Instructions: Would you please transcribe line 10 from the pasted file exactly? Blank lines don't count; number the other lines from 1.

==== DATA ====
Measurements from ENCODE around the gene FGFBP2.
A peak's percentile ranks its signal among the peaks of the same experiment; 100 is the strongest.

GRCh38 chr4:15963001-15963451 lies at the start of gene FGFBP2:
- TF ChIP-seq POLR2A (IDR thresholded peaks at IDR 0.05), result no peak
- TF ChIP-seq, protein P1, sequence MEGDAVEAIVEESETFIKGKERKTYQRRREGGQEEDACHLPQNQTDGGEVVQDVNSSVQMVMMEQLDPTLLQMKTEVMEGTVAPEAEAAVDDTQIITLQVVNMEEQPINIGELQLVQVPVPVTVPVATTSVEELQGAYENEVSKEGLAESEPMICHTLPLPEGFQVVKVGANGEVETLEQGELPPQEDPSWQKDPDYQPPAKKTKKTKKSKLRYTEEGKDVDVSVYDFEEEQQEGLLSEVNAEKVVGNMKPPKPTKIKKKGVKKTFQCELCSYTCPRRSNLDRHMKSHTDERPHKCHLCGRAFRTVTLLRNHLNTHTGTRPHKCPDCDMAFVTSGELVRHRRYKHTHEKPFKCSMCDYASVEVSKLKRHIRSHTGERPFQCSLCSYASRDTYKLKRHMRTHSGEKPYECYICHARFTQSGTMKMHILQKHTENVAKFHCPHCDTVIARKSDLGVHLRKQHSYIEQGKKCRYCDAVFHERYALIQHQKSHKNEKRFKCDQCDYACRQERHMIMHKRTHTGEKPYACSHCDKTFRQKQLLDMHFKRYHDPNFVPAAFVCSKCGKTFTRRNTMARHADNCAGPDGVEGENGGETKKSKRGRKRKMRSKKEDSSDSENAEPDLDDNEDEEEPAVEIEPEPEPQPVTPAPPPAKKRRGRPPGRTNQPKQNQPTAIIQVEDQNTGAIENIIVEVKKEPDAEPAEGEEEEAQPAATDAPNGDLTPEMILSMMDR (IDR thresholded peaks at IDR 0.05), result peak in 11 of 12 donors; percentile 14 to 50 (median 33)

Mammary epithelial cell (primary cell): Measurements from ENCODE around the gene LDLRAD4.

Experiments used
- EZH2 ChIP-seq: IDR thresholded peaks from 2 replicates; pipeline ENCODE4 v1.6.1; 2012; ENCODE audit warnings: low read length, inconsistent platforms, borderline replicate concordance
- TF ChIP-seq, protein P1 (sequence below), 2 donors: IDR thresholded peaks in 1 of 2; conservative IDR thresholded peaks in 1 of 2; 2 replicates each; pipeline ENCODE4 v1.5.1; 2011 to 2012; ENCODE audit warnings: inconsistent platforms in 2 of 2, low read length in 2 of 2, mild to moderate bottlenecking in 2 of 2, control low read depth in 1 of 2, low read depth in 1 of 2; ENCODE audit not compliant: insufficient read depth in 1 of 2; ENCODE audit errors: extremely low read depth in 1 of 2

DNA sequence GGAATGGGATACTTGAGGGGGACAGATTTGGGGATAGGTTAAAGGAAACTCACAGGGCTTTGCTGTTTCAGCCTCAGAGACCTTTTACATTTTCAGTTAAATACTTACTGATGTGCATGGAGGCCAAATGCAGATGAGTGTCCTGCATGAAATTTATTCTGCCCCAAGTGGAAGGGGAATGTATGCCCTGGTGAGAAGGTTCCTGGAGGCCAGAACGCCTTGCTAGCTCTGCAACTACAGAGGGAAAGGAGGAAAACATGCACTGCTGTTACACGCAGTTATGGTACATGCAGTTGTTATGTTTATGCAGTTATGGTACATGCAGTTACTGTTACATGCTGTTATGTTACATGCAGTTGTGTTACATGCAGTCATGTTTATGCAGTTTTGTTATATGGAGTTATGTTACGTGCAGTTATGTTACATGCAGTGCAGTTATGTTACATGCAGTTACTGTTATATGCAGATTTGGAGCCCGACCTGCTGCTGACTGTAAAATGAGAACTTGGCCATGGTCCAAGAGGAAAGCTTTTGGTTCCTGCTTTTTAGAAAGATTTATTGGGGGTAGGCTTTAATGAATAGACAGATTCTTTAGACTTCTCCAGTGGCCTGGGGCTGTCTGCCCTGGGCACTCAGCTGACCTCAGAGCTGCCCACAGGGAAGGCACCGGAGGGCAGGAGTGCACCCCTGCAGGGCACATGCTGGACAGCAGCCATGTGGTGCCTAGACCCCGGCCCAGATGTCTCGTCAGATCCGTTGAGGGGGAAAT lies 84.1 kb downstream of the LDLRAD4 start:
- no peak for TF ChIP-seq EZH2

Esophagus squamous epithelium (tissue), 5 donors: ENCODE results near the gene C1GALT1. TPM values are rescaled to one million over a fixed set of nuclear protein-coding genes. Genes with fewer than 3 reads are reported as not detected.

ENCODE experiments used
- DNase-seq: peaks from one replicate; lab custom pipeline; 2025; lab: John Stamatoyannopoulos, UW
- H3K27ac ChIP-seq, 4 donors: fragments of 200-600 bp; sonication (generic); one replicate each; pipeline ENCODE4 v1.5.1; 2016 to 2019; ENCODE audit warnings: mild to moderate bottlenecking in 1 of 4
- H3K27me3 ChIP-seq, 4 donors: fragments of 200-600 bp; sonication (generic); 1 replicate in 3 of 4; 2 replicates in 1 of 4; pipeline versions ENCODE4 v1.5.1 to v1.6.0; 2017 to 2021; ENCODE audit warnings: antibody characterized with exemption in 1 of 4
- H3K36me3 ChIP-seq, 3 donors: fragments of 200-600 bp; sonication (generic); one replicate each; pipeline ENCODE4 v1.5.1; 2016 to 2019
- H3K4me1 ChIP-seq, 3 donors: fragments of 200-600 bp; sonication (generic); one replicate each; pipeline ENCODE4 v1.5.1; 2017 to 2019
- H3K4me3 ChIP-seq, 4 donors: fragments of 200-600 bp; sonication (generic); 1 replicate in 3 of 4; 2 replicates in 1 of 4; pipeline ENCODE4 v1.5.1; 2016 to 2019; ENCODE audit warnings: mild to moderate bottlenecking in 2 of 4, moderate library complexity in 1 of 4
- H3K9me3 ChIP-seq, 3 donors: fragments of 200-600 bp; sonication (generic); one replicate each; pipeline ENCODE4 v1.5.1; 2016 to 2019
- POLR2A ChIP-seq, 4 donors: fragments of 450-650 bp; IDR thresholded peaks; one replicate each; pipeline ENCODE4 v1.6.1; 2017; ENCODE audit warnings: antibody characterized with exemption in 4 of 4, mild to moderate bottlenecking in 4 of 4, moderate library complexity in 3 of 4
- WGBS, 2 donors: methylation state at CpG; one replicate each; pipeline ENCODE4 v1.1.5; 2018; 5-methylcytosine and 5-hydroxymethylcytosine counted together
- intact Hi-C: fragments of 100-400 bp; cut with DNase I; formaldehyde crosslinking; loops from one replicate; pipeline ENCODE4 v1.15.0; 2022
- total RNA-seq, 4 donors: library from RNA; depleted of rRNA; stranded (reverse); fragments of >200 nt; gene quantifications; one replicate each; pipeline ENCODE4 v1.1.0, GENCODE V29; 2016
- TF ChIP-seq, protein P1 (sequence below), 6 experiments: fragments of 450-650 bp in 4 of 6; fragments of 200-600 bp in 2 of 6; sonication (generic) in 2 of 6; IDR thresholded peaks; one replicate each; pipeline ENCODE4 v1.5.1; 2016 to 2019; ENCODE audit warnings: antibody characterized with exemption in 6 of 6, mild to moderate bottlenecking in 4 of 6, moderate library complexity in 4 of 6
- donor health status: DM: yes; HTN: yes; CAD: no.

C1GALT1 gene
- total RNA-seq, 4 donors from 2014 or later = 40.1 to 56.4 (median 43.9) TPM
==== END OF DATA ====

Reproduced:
DNA sequence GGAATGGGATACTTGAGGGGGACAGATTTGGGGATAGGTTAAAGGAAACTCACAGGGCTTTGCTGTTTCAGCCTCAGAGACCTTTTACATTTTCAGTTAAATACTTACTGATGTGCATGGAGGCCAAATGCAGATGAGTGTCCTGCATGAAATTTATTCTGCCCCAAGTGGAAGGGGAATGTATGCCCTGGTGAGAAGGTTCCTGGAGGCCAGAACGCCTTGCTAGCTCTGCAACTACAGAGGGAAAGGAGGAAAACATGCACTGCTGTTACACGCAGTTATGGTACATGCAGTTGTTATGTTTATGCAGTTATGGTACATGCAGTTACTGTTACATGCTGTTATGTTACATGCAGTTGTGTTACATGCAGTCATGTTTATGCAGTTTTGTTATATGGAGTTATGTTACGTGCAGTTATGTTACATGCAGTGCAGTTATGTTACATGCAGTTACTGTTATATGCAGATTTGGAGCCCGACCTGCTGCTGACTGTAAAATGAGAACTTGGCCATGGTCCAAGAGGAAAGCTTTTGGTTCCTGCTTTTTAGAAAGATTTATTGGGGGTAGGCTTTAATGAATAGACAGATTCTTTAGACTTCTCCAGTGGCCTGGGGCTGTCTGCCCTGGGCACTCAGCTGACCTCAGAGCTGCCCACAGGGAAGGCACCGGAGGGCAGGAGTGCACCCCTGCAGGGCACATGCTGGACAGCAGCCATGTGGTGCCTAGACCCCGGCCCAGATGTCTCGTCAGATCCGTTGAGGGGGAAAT lies 84.1 kb downstream of the LDLRAD4 start: